This was one of those ideas where in my head it should work, but when it came down to actually doing it… I was nervous… It wouldn’t be the first time what seemed like a great idea flopped (ie. Grow your own Valentine Crystals) BUT…
I am happy to report this project went swimmingly! The video below was my first attempt, and by the end, I was THRILLED WITH THE RESULTS 😀
This turned out to be such a cool project where students select one of the following leaders from the Civil Rights Movement.
- Harriet Tubman
- Jackie Robinson
- Dr. Martin Luther King Jr.
- Ruby Bridges
- Rosa Parks
- Fredrick Douglas
- Nelson Mandela
It was tough to narrow it down to 7 but the list above includes some of my favorites.
Once students have selected their individual I would start by reading through the quotes at the top of the page. I would then have the students complete this FREE Quote activity that corresponds perfectly with this art activity.
Once the quote activity is completed, if the students are wanting to dive deeper into the individuals who said the quotes, you may consider having them complete a biography report. If so I highly recommend these graphic organizers. These graphic organizers take it a step further by having students identify trials their individual overcame, how we are different today because of them, and how their example can be applied to the student’s life.
The reason I suggest a biography, is the art projects pair so well with something written about the individual. If a report seems too heavy, having the students select one word for their individual can have quite the impact as well. You could then cut out the completed portrait and glue it to construction paper with the word written in bold on the page with the portrait. This lends well to a lesson on adjectives or character traits!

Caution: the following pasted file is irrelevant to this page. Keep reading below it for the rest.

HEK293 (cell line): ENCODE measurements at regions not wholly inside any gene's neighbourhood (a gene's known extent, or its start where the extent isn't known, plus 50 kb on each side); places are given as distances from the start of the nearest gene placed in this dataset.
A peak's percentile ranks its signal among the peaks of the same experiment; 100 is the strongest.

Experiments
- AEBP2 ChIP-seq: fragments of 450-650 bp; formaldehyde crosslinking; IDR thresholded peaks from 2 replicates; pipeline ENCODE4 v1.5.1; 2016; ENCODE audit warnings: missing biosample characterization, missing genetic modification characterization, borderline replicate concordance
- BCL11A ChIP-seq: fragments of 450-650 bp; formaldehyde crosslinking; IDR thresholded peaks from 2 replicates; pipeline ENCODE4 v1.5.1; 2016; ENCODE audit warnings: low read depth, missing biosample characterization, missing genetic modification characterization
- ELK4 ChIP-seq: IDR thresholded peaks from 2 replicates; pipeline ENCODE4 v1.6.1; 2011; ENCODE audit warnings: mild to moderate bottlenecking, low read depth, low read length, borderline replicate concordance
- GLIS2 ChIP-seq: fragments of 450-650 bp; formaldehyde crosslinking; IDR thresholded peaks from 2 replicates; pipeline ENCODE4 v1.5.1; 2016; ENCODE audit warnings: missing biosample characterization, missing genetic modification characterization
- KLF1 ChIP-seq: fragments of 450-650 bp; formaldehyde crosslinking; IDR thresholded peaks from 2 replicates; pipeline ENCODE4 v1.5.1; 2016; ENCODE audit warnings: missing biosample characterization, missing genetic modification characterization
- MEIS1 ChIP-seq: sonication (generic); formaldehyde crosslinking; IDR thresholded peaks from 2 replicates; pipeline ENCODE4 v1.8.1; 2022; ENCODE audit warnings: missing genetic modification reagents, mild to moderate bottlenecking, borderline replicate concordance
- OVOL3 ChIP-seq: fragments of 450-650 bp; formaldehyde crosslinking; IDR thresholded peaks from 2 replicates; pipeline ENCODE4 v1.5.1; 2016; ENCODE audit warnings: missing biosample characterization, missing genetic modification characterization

To complete this portrait, the sky really is the limit. I chose to work with black ink: sharpies, fine-tooth markers, and pens. However, who’s to say this couldn’t be completed with other mediums like colored pencils, markers, or crayons. ***If you would like to really make these pop. Have the students complete their portrait using black ink, and then go over the top with watercolors!
Even though these projects look extremely intricate and complicated. I can confidently recommend this project to 4th graders and up, any younger is out of my range of experience, however, I would love to hear if you find anything different. The subtle shading of the portrait is key to the student’s success. It acts as a guide. Where the shading is darker, use more ink, closer lines, bolder colors…etc. Where there is no shading use patterns or designs that are thinner and spread out. A practice page is included for students to brainstorm designs before beginning.
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